What if Nokia and Android mated? What would their love child look like? Would you fall instantly in love with it? At least one writer at the Verge would. Take it away, Vlad Savov:
I can't stop thinking about this. A question that's grown trite over the past 18 months keeps haunting me in the wake of the Lumia 920 announcement: what if Nokia had chosen Android instead of Windows Phone?
Haunting. He is literally being haunted by the image of a phone, guys. THIS IS SERIOUS.
It's because all of the other phones out there are unsightly monsters:
The RAZR Maxx has a vast battery, but is otherwise a Kevlar-coated train crash, the HTC One X is pretty, but ruined by a dorky UI skin, and the iPhone 4S does most things well, but is too small and fragile. Where lies perfection?
Polarizing desciptors? Check! Sure, there's some truth here, but who knows what "dorky UI skin" Nokia would slap on an Android phone. Meanwhile, the Galaxy S3 is kind of a thing. Why no mention of it?
The best industrial design among phones is a more subjective matter, but I continue to be enamored with the "pillow-shaped" ergonomics and unibody styling of the Nokia N9, whose lineage is abundantly evident in the Lumia 920.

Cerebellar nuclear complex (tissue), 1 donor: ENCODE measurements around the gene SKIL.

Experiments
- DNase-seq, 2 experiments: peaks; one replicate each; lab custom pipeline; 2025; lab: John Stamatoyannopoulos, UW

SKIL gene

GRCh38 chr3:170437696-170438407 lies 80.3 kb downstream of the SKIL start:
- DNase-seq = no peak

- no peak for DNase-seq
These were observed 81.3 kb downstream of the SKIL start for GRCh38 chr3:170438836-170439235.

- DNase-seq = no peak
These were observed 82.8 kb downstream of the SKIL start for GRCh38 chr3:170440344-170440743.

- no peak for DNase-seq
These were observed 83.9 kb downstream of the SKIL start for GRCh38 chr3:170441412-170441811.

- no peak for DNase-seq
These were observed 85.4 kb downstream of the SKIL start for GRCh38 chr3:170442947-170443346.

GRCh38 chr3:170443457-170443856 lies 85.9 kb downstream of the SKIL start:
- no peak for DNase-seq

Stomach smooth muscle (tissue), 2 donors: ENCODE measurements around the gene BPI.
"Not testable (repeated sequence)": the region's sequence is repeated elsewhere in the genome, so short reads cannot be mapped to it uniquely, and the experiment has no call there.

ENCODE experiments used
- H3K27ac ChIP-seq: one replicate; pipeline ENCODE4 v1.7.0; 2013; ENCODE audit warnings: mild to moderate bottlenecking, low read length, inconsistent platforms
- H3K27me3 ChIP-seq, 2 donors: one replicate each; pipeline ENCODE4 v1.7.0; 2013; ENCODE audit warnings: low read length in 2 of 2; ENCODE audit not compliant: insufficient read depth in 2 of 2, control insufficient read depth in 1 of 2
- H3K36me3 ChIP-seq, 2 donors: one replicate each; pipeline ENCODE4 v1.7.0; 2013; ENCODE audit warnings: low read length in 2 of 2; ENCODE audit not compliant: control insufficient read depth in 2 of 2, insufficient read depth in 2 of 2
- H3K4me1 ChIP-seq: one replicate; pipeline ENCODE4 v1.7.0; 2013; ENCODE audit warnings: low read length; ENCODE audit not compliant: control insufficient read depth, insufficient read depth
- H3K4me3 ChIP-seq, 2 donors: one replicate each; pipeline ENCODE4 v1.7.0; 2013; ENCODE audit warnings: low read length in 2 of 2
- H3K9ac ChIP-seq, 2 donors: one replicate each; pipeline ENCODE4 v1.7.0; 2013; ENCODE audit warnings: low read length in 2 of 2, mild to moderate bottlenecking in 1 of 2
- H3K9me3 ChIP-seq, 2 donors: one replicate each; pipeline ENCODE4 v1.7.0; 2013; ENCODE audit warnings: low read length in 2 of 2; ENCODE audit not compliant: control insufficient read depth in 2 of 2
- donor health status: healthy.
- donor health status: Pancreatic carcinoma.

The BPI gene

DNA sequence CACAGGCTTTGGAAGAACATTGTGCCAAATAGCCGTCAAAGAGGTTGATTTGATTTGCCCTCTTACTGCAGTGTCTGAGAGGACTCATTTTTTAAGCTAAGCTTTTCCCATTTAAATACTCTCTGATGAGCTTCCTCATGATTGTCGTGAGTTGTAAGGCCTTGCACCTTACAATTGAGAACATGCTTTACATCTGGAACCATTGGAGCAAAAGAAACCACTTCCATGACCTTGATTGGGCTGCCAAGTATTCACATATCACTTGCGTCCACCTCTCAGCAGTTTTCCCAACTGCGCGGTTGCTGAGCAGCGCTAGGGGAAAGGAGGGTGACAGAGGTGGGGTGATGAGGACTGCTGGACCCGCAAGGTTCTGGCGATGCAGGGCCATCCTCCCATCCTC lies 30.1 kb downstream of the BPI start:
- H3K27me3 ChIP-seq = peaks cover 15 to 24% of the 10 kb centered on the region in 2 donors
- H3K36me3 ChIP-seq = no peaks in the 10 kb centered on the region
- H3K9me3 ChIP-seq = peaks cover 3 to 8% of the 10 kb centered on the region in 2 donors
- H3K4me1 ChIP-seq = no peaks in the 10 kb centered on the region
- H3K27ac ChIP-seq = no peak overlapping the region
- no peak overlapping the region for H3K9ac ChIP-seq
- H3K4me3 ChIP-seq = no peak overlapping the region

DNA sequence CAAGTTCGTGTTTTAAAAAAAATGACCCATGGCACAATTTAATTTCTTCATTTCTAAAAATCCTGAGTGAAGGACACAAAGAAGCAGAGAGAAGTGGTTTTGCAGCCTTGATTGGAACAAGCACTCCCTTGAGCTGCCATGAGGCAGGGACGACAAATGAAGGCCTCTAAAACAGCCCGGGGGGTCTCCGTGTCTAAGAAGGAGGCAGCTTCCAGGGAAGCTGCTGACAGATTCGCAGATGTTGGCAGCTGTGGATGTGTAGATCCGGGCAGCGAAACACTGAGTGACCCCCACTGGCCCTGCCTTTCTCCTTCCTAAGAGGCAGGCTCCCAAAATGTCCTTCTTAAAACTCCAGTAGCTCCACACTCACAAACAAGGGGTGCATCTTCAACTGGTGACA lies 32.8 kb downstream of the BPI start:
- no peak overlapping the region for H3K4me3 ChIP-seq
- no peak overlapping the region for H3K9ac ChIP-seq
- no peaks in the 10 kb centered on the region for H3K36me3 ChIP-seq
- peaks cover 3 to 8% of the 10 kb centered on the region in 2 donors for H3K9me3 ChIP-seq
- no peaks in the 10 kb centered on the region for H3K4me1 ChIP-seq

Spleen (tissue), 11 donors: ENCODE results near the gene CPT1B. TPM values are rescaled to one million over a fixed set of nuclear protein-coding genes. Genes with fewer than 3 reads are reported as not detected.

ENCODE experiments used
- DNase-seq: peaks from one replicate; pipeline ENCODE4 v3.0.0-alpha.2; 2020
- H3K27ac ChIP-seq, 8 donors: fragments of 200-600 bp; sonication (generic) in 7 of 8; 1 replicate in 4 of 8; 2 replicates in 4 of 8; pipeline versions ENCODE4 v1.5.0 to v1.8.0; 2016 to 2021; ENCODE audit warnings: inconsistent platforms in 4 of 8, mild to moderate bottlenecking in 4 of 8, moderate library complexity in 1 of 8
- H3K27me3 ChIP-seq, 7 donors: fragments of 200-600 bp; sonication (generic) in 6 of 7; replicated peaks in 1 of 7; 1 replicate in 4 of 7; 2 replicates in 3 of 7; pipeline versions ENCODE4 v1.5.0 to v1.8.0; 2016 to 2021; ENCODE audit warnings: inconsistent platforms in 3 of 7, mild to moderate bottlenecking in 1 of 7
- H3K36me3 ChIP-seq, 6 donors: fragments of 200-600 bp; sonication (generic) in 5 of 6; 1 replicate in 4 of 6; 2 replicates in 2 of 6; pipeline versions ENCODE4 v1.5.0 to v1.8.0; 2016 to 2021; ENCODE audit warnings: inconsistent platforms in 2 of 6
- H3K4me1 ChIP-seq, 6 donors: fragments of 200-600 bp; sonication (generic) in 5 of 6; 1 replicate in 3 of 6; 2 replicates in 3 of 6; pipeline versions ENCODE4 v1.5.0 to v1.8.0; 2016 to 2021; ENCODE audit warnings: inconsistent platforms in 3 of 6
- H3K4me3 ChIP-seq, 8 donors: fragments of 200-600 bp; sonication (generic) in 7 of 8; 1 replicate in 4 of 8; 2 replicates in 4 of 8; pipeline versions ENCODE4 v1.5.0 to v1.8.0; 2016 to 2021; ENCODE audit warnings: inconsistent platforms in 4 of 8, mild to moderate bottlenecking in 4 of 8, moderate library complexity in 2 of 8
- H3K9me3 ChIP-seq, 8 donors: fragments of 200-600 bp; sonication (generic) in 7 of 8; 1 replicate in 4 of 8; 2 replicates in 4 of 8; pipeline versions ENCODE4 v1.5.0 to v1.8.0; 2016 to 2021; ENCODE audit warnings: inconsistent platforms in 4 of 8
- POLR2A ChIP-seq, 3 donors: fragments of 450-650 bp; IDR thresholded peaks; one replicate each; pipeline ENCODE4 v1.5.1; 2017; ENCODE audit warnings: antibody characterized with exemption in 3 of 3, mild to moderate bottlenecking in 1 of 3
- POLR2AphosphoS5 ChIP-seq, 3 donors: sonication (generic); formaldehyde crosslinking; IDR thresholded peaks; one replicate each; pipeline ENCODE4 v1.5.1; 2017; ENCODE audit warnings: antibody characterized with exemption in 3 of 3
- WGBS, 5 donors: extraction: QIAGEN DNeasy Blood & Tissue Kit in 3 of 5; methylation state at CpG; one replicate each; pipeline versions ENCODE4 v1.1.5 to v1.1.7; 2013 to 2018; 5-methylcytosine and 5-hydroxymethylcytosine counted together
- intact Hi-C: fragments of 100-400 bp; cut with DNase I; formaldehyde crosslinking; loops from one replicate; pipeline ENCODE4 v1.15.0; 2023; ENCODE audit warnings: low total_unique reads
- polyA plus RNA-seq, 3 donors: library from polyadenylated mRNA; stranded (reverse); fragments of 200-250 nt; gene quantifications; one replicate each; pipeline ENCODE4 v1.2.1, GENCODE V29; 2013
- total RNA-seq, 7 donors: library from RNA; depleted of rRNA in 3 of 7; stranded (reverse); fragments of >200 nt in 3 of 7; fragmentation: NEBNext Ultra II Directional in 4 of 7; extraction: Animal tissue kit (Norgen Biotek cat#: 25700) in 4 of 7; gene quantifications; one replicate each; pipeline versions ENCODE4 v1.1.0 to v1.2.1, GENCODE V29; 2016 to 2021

Yes, because it's so snuggly swoft you can actually sleep on it!
Now that Nokia has upgraded the innards of its flagship — combining the splendid Snapdragon S4 with LTE, a fancy Synaptics touchscreen, wireless charging, and the controversial new PureView camera — there's basically no hardware complaint to level at the company.
Okay, I agree that the N9 is a gorgeous phone, and the Lumia 920 looks pretty great as well. But that beauty is only skin deep. The Snapdragon S4 processor isn't the fastest out there, and the wireless charging unit isn't that impressive. Only the resolution blows away the competition (1280x768p is currently the best in industry).
The phone is beautiful, I give you that. But let's not get carried away: these internals are not so impressive. Would I buy a Nokia phone if it ran Android? Absolutely. But Nokia would have to upgrade their processor and improve upon Android's OS, like Samsung has done with the Galaxy S3. What do you think?
(Top photo: AndroidCommunity.com)
Source: The Verge